Behind the scenes on an Arctic research vessel

The CCGS Louis S. St-Laurent has been carrying scientists across the Arctic Ocean for 18 years. We followed a 23-year-old Concordia student who got the chance to join the ship's crew.

Where does aquaculture fit into Canada’s blue economy strategy?

With the world’s longest coastline, Canada is positioned to be a leader in the blue economy. But the aquaculture industry's impact on the marine environment and First Nations’ cultures has left it in the lurch.

Students are leading the charge for university divestment

Across Canada, campus groups are placing pressure on their institutions to cut financial ties with the fossil fuel industry

What do climate activists think about the Supreme Court’s carbon tax decision?

Canada's top court recently decided climate change poses a great enough threat that it needs federal intervention. Environmental groups are celebrating, but say the fight is far from over.

Why are there so many rabbits on B.C.’s south coast?

A deep-dive into the world of feral rabbits and what makes B.C. a hotbed for bunny populations.

Documenting destruction

The history—and emotional impact—of conservation photography.

Regenerative agriculture’s role in repairing ecosystems

“I really see this as a joint venture. It’s got to be a combination of efforts from scientists, from farmers, from the consumers, from [the] government..."

Making friends with Big Lonely Doug

On a sun-splashed, blue-skied Saturday last month, Alex asked me on a spontaneous trip to see Big Lonely Doug. I had heard about Big Lonely Doug, but didn’t know the extent of its history or what made the tree so unique.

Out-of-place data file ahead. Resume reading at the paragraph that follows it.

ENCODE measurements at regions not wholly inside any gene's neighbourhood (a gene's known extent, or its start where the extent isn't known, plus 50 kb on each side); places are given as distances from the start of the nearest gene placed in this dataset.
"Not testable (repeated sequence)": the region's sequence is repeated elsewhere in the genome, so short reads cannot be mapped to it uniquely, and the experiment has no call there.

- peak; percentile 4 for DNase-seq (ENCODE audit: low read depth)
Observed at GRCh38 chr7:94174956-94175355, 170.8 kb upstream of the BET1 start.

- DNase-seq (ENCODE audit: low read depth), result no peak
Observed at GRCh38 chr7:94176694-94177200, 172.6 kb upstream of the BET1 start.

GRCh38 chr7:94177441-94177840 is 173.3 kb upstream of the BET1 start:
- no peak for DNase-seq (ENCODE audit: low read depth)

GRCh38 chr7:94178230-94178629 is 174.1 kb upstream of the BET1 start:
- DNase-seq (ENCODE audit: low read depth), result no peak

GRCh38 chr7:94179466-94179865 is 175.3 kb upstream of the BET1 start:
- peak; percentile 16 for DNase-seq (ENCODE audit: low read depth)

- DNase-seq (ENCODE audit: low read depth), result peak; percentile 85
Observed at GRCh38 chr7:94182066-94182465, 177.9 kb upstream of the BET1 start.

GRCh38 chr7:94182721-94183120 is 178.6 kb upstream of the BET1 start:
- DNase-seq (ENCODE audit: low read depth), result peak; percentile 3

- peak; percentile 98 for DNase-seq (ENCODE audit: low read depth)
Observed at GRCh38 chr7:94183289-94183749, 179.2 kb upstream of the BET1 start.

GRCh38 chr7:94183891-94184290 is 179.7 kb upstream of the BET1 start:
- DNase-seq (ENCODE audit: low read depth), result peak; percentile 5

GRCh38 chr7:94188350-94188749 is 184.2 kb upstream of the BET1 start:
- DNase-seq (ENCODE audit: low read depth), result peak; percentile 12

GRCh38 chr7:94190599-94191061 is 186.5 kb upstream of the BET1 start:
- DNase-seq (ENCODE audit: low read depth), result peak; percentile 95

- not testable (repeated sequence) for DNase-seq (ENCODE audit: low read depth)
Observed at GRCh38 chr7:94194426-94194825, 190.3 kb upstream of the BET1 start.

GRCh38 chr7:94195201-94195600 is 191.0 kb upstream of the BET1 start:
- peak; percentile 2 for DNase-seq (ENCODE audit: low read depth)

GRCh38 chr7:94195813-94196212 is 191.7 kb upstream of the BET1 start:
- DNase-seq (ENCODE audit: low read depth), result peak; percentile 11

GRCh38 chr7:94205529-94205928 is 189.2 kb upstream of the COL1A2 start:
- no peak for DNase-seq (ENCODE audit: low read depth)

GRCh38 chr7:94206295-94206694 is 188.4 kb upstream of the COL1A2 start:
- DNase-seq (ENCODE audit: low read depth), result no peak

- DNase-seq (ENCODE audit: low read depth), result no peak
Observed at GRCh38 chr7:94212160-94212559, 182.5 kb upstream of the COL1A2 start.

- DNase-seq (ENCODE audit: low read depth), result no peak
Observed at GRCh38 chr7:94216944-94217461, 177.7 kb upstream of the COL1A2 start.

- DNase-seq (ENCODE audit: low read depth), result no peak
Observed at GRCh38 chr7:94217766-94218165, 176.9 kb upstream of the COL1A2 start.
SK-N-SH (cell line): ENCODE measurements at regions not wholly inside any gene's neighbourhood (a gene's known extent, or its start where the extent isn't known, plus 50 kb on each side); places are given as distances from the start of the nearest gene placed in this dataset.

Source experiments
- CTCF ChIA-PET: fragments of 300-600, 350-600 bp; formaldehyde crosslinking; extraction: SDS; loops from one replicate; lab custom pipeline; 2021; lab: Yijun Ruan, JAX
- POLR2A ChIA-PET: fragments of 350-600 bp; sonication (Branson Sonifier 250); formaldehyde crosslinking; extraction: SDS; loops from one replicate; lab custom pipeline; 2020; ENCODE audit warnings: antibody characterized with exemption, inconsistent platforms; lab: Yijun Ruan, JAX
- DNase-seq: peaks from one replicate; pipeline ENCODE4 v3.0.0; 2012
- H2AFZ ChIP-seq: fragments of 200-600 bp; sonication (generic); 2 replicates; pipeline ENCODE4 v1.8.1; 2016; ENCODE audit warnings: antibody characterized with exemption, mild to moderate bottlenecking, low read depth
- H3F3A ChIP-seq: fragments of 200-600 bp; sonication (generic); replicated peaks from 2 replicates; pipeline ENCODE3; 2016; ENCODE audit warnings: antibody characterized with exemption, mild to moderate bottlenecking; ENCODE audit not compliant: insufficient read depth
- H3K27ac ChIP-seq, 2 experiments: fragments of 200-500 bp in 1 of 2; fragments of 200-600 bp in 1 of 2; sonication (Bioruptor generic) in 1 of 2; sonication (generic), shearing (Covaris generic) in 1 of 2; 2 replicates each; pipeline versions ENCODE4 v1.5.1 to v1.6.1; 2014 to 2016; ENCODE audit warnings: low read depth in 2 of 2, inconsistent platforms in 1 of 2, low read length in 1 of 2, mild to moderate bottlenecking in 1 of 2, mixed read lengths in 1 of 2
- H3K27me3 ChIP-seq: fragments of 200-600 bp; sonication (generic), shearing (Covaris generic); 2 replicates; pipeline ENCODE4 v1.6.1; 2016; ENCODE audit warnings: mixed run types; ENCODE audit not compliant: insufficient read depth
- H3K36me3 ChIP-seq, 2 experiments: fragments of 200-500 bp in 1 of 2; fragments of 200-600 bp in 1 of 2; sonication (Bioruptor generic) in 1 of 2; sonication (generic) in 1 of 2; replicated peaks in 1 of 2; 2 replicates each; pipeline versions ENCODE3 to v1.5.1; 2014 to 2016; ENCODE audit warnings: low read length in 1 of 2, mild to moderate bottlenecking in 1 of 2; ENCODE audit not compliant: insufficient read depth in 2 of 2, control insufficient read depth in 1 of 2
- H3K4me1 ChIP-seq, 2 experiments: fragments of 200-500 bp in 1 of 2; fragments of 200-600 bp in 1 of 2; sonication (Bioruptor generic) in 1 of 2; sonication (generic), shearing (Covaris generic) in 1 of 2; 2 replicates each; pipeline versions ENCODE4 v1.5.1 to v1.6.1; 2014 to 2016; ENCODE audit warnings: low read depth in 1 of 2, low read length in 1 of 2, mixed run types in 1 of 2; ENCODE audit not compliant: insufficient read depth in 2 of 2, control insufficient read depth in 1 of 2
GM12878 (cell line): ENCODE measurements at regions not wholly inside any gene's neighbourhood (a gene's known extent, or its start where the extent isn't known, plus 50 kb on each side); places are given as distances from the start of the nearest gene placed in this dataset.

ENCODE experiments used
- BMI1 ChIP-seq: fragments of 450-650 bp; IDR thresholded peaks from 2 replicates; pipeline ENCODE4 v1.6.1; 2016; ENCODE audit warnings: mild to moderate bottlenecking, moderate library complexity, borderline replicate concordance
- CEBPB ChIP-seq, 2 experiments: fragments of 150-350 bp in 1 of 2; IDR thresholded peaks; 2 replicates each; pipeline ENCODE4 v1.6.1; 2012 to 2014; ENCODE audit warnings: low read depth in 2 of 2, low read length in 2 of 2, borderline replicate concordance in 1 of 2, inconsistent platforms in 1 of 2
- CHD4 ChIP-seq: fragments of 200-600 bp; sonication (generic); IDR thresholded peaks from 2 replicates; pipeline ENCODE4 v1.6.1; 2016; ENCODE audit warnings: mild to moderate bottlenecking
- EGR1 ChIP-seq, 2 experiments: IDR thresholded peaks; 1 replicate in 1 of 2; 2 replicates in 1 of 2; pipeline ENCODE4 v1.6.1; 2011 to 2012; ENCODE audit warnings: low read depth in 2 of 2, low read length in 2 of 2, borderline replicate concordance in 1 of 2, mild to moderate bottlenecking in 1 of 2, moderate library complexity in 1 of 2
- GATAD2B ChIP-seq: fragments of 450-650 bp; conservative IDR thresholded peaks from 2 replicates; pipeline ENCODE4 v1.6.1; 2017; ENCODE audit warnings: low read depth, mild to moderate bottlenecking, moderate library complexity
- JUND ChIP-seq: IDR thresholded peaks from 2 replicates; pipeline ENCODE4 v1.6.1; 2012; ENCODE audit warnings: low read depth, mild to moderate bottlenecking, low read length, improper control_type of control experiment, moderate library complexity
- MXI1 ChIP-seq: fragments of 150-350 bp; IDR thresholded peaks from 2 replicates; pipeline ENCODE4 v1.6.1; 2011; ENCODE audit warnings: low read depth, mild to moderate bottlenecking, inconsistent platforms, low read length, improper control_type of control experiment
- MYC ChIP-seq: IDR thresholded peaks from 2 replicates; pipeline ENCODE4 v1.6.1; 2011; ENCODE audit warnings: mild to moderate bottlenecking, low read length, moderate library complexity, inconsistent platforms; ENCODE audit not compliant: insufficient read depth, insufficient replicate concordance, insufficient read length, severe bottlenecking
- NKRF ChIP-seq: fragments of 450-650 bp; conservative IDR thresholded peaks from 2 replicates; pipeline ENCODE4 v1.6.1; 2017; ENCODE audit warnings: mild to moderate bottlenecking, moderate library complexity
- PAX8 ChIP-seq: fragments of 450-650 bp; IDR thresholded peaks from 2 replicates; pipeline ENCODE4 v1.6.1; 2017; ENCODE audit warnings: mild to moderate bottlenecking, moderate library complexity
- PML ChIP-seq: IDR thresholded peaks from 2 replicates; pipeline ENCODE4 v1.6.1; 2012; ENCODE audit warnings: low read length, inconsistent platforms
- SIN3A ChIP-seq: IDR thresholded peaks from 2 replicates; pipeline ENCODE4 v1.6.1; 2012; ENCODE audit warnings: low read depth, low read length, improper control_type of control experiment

This month’s election could decide the fate of Vancouver Island’s old-growth forests

With B.C. embroiled in a snap election and old-growth forestry a concern for many Vancouver Island voters, provincial leaders are deciding the future of B.C. forestry one platform at a time. Here’s what each provincial party has to say about forestry and Vancouver Island conservation.

In Canada, Extinction Rebellion is overshadowed by international critiques

What started as a UK-based grassroots organization has quickly evolved into a global operation. Here in Canada, where local environmental activists have more concrete demands and less extreme methods, has Extinction Rebellion’s infamous reputation overshadowed its goals?

‘Just majestic’: the Canadian bison’s return to the Great Plains

In the 1880s, colonial settlers rendered the North American bison population almost completely extinct. By 1884, there were less than 400 bison left. Since then, efforts have been made to reintroduce bison to their traditional grazing lands, but the North American bison is far from restored to its former glory.

Siloed in Suburbia: Reflecting on isolation and our relationship to land

My family moved to Calgary in 2016 and settled in Sherwood, a small suburb in the northwest corner of the city. At the time, our neighbourhood didn't feel like a neighbourhood at all: we were one of two families on the entire street, and the other houses were either wooden skeletons or empty shells standing solemnly with “For Sale” signs out front.

Fuel and fire: How a green recovery can save Alberta from itself

As COVID-19 put the world on pause, a decreased demand for oil sent prices plummeting, spelling disaster for the future of Alberta’s oil sands. The province continues to deal with a worsening economy and the impacts of climate change, and climate activists say a green transition might be the solution Albertans need.

Social perception affects social insects: Why Canadians kill wasps and keep bees

Dr. Seirian Sumner, a Reader at University College London, believes that most people don't properly understand the function of wasps. In 2018, she published an article for the Royal Entomological Society titled, 'Why we love bees and hate wasps.'